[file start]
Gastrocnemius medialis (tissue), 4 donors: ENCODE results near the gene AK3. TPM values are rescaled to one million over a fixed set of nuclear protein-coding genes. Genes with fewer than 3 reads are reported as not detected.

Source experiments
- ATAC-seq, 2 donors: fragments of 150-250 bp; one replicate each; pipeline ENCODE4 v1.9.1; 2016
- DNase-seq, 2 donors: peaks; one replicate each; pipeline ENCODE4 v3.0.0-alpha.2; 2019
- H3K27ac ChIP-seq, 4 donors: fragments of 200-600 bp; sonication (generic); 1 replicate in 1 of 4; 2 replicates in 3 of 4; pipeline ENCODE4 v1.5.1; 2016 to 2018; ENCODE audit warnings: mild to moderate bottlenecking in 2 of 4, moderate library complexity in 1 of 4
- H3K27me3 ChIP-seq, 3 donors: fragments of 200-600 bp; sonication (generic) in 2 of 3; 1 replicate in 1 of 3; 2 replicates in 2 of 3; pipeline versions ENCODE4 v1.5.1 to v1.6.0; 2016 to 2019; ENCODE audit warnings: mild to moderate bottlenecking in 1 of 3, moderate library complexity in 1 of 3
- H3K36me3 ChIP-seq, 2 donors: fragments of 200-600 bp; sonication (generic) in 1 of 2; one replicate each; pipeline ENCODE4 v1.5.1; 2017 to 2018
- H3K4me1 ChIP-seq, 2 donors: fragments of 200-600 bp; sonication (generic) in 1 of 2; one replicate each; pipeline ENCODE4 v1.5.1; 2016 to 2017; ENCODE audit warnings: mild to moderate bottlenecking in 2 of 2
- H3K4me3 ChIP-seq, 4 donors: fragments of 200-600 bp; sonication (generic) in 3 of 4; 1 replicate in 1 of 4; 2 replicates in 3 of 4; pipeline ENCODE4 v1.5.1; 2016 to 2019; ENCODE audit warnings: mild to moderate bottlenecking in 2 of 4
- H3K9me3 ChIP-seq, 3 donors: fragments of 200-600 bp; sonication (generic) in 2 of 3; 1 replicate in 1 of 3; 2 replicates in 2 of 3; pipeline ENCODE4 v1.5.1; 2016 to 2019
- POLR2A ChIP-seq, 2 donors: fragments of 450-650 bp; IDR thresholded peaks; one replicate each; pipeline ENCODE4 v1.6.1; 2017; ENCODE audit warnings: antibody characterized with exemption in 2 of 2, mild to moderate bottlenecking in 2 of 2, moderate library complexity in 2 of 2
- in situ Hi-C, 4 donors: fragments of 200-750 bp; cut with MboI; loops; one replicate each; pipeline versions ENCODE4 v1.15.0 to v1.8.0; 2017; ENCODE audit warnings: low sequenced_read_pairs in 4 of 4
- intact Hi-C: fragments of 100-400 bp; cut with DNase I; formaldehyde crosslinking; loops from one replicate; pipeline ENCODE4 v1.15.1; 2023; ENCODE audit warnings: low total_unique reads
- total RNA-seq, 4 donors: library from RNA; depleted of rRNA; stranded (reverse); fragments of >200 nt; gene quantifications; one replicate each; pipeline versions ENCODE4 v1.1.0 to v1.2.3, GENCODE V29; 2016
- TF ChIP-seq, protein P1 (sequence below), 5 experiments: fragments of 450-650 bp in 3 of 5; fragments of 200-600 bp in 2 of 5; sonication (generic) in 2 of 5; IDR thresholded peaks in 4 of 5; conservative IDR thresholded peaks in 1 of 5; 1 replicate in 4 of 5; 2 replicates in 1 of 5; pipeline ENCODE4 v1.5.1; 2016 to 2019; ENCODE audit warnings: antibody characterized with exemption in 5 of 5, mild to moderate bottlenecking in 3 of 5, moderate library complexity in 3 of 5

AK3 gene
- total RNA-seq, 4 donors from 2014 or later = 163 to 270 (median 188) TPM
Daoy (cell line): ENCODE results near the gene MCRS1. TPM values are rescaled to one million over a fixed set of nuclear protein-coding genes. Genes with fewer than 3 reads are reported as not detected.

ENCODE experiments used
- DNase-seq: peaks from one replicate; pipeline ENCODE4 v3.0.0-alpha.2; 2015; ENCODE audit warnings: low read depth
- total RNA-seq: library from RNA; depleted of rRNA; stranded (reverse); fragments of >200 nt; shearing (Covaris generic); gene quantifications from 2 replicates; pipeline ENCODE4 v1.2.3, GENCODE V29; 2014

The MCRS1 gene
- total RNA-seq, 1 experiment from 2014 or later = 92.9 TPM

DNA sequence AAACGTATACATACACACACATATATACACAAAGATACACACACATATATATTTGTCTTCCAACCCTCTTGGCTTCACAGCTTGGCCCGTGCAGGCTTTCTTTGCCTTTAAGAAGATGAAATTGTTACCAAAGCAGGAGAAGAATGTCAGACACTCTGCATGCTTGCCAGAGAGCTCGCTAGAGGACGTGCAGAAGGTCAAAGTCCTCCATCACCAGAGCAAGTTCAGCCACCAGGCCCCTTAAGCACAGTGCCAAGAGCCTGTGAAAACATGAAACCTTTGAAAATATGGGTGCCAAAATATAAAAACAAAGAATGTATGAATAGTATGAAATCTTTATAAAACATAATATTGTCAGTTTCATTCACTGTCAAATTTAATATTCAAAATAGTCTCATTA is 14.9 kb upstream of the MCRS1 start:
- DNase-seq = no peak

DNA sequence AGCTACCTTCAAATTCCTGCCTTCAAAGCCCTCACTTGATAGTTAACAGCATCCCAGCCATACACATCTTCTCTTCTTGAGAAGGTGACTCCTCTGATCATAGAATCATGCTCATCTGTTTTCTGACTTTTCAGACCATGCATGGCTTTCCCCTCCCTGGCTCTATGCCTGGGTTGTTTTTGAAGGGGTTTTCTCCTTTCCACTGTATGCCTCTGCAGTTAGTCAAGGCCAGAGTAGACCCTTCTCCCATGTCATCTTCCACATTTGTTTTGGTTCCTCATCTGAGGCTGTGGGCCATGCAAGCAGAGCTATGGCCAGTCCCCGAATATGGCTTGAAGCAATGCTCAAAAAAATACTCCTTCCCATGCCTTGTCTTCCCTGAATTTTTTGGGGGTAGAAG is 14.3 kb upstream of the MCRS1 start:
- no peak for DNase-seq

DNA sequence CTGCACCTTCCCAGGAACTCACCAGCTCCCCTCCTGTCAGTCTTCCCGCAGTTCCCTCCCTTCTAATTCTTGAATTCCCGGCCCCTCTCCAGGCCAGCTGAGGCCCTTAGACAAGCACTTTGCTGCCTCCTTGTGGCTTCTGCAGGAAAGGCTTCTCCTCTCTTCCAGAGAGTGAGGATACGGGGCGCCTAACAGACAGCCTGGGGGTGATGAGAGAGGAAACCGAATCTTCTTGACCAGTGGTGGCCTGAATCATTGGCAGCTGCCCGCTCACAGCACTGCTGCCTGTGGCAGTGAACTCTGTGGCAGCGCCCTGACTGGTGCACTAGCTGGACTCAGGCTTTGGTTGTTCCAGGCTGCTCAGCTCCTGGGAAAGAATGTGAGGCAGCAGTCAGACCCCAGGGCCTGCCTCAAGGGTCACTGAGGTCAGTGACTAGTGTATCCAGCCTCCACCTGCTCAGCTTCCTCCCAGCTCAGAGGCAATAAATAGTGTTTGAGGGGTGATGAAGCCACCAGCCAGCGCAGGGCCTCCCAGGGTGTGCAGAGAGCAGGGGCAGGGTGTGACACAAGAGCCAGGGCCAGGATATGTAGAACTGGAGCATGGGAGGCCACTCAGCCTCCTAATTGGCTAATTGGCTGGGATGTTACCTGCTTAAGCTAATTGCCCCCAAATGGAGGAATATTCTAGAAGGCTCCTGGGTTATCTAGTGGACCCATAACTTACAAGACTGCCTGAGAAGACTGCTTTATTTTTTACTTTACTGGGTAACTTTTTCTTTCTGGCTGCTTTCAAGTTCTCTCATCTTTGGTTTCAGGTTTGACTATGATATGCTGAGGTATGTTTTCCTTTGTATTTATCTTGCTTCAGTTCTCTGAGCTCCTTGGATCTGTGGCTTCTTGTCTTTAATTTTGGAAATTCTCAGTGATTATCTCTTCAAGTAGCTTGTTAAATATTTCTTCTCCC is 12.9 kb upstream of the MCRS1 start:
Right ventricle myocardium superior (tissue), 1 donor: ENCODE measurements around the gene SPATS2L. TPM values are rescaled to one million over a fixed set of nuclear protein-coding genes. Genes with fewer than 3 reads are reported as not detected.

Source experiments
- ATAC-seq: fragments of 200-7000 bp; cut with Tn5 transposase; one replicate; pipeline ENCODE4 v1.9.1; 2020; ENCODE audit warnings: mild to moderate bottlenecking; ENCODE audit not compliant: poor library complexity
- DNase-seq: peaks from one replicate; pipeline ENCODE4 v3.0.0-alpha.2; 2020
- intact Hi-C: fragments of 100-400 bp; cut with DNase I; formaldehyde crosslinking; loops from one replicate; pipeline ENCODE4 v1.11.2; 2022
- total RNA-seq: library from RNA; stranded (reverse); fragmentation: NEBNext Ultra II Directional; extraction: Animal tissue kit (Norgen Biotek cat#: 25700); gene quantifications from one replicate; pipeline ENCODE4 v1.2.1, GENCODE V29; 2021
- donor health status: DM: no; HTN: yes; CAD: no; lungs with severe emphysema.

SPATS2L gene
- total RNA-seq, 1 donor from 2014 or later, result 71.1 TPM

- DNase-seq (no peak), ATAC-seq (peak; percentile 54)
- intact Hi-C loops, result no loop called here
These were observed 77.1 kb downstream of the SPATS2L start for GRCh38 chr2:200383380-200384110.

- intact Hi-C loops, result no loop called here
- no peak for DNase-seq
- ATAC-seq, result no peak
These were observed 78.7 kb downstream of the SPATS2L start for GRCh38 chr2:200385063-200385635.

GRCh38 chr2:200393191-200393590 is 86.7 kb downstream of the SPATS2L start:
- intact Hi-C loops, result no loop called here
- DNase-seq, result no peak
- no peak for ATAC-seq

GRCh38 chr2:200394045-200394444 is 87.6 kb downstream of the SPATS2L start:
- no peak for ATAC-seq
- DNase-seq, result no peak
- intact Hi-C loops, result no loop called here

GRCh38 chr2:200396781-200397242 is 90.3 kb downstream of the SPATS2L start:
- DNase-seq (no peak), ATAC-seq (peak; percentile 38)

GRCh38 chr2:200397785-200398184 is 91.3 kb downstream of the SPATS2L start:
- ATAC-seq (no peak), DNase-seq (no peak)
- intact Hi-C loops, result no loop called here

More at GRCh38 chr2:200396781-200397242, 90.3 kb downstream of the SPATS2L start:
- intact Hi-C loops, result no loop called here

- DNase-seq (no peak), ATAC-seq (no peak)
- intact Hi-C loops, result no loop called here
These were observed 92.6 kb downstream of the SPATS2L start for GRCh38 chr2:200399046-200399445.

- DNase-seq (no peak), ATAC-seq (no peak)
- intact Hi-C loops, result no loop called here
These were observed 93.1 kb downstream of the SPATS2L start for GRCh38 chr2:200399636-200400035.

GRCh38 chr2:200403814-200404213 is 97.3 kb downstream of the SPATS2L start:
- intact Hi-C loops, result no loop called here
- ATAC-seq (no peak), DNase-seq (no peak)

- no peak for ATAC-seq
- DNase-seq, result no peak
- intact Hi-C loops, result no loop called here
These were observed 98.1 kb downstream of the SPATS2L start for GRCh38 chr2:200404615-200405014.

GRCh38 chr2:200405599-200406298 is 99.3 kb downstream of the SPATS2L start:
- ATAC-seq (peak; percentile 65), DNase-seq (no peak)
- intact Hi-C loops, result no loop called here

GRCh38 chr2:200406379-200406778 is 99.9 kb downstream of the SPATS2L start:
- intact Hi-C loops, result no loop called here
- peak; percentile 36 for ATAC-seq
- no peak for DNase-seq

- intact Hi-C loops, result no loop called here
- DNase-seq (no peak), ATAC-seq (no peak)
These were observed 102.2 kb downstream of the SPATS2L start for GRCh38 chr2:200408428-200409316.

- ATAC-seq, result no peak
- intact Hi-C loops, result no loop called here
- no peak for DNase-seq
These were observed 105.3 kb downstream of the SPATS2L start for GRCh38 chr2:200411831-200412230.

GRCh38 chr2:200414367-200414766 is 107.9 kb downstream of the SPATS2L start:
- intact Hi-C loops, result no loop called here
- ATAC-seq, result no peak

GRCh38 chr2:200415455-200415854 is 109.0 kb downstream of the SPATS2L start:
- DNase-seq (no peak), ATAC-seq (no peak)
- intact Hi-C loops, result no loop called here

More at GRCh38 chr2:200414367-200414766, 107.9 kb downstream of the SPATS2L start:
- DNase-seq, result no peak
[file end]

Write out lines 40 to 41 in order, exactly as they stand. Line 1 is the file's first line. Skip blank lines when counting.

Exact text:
These were observed 77.1 kb downstream of the SPATS2L start for GRCh38 chr2:200383380-200384110.

- intact Hi-C loops, result no loop called here